Tim Hampson's Beer Blog

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Oh to be in Manchester on a Twissup

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So where would I like to be today? Manchester.

The Olde Wellington was moved to its current site on giant wheels

A group of beer writers who are tweeters, well I suppose I can call myself a tweeter now. The old boundaries between the paper and electronic mediums have collapsed like the Berlin Wall did in November 1989. We are all communicators now.

The Twissup group is going to Manchester today and then on to Huddersfield. I am afraid, I cannot spare the time, horses need to be fed and a daughter is returning from Argentina where she has been a contestant on Total Wipeout and I need to pick her up from the airport.

When I was filming for a television programme about 18 months ago, a cock-up by the production team meant a 24 hour trip to Manchester resulted in a four day stay. It gave me a great opportunity to experience just some of the city’s great bars and pubs.

The ornate tiling is a delight

I sure those on the Twissup don’t need my advice on pubs to go to, but some of my personal favourites in Manchester city’s centre which I would love to visit again include the Marble Arch, on the Rochdale Road. A marvellous classic tiled Victorian gem which sells beers from the fantastic Marble brewery. It also does good food. I’ve yet to visit the new Marble brewery, but it is on my wish list of places to go to.

The Old Wellington, Cathedral Gates, is worth it just to enjoy its architecture. It is a 16th century building, which was somehow shifted on giant wheels during a redevelopment to its current location. It serves good Jennings too. Close to the main shops it can get very crowded at lunchtime.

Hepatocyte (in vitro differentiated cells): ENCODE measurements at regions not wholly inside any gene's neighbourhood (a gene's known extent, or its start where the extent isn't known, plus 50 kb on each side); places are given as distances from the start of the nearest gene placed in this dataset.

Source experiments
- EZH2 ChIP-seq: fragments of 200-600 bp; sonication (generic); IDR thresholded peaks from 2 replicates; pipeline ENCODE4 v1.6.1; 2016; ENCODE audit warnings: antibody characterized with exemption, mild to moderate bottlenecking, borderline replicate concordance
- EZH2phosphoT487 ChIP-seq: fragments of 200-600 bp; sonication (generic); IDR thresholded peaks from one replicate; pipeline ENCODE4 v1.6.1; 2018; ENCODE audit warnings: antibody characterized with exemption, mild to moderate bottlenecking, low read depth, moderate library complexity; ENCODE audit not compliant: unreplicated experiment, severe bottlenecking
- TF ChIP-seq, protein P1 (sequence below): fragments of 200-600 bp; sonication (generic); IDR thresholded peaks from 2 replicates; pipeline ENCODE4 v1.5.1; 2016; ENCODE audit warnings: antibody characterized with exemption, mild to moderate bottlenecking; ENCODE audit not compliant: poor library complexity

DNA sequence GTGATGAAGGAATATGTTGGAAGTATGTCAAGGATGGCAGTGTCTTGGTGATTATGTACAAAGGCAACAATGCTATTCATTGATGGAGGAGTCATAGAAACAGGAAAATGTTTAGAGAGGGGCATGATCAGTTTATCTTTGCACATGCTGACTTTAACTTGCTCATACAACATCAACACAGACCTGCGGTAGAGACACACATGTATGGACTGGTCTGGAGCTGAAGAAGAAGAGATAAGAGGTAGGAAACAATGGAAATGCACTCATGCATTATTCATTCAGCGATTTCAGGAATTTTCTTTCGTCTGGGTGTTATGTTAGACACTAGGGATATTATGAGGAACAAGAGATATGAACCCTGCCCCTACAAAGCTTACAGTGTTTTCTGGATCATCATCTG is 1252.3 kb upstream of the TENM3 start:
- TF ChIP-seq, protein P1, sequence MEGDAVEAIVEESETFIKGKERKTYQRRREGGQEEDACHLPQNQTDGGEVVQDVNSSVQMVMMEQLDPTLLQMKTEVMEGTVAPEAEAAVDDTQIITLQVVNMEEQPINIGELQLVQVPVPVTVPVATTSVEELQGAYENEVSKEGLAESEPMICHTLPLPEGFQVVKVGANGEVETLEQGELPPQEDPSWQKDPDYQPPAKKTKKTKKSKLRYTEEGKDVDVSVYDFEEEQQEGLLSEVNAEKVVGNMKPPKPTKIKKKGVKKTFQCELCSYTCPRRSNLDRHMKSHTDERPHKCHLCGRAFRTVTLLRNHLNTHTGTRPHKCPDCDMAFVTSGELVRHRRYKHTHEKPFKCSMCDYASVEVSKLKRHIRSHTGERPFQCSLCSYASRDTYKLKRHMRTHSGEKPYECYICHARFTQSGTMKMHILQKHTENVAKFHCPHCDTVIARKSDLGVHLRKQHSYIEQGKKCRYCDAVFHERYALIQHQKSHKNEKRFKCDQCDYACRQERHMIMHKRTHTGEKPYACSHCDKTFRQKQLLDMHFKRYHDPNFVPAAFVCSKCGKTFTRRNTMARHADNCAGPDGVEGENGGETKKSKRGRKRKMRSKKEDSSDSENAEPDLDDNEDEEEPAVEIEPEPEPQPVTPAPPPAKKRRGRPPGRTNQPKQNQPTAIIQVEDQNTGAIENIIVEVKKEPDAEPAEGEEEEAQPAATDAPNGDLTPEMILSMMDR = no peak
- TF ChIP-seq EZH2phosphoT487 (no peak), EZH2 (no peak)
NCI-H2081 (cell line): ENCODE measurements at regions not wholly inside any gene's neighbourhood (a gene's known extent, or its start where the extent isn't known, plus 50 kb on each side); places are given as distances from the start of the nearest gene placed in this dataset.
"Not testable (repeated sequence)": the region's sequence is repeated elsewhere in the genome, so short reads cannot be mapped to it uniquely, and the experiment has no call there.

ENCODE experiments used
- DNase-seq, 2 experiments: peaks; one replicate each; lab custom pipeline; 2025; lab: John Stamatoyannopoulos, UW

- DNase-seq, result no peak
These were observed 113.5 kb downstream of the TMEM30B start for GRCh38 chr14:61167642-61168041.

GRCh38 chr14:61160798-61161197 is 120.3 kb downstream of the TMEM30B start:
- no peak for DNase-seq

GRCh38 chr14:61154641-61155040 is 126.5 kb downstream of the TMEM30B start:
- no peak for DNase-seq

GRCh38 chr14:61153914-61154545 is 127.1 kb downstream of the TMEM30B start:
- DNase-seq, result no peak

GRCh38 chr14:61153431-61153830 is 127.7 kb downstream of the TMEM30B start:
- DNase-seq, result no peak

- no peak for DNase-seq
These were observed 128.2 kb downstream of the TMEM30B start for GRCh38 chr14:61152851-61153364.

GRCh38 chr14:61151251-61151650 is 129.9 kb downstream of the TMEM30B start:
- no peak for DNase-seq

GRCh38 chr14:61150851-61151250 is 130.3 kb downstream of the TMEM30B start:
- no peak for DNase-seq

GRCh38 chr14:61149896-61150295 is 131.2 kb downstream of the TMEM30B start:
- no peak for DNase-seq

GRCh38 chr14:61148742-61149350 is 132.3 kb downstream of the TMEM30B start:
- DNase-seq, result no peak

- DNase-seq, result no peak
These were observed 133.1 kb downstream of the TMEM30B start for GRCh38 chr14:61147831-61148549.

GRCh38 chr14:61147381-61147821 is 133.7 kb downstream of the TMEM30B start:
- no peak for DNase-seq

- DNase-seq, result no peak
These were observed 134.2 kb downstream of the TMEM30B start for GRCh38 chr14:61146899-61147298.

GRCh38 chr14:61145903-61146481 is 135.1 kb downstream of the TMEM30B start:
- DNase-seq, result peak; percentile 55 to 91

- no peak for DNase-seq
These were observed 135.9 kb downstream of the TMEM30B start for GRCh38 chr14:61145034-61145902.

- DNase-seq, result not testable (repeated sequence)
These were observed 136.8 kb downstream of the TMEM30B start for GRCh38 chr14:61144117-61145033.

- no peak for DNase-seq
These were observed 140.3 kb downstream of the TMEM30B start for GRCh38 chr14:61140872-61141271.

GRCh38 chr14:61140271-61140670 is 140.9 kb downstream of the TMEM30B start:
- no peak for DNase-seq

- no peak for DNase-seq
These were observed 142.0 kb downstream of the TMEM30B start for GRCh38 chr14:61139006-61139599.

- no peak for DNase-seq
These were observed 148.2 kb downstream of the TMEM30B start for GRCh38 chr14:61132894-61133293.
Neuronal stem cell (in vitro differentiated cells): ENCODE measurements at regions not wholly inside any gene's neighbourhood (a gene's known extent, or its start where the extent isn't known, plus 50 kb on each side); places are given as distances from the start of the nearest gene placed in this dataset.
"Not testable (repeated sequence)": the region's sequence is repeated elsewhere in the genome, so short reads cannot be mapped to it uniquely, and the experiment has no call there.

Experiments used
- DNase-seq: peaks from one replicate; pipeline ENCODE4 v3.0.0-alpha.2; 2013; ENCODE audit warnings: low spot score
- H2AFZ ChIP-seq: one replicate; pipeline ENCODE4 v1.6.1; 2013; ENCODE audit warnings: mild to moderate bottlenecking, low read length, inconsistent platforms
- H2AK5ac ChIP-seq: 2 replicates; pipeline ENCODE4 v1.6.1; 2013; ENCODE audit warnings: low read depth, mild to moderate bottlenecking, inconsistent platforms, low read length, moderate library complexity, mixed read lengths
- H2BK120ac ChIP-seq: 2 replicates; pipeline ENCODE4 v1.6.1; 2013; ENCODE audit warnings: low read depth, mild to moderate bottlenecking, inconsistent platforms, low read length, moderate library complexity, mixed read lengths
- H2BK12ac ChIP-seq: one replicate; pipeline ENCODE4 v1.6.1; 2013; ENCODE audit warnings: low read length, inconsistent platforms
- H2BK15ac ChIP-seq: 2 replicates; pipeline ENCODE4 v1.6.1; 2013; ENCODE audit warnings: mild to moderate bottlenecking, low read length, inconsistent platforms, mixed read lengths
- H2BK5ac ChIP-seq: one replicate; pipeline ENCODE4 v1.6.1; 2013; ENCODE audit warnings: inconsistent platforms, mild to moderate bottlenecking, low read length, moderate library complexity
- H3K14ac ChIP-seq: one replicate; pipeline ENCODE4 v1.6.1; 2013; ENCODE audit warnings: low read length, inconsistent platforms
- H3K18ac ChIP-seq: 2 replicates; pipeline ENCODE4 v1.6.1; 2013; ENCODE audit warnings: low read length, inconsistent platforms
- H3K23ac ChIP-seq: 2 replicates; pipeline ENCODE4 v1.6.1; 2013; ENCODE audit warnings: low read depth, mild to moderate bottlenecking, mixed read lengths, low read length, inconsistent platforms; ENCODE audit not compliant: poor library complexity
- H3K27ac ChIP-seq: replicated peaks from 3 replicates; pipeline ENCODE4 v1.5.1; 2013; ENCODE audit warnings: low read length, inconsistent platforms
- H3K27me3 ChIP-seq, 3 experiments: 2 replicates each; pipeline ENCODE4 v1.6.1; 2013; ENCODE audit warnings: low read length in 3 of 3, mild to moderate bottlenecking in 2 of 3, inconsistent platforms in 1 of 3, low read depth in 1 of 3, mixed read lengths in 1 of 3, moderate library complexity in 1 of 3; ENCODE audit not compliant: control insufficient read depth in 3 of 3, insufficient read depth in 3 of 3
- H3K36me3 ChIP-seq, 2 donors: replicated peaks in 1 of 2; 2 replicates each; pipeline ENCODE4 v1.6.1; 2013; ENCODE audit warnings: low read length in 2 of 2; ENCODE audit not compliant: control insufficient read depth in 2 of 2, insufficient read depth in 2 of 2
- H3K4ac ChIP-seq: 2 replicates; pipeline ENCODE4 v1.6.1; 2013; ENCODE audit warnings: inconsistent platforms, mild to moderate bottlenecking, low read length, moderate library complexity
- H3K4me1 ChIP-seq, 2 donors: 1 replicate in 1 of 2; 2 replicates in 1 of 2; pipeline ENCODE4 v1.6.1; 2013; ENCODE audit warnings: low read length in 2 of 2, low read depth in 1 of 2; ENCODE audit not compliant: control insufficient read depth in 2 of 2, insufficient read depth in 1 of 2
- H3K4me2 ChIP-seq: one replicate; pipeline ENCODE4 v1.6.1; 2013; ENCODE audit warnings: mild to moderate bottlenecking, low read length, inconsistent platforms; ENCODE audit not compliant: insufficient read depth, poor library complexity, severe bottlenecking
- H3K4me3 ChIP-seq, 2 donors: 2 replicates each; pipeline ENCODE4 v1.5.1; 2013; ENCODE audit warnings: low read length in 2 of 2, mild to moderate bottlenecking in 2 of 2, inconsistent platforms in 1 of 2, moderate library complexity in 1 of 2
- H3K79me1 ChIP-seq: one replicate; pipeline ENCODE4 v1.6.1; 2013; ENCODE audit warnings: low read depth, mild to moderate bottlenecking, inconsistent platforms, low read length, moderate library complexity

The Britons Protection is a muddle of marvelous bars and corridors

The Micro bar, Unit FC16, Manchester Arndale, High Street, is home to the Boggart brewery and if as many people go on the Twissup as predicted it will soon fill up. It does some good guest beers.

There is a triangle of pubs where it is great to lose an hour or two. Within shouting distance are the Britons Protection, Rain Bar and Peveril of Peak. The Britons Protection, 50 Great Bridgewater Street, is a marvellous collection of small bars and corridors. The Rain bar, 80 Great Bridgewater Street is owned by J W lees. When it first opened in 1999 in a former Victorian warehouse on the Rochdale canal, it was a great example of showing that real ale can be served to a new audience in stylish surroundings and it is still bringing new people to good beer. The Peveril of Peak, 127 Great Bridgewater Street, is worth a visit just to enjoy its exquisite tiled exterior.

The Jolly Angler, 47 Dickie Street, a back street pub, it is a slightly old fashioned place, and one that is now a rarity. The Hydes Original Bitter might be seen as a retro beer, but when it is good it is very good.

Rain's bought real ale to a new audience

Knott, 374 Deansgate, there is something for everyone in this bar. It is a great place to meet up with friends, have a beer and then a second before deciding what to do next.

I’m dying to know where the Twissups goes, I’m sure they’ll find different places to drink which will equal and even better my personal choices. Manchester is that type of place.

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Written by timhampson

October 23, 2010 at 6:57 am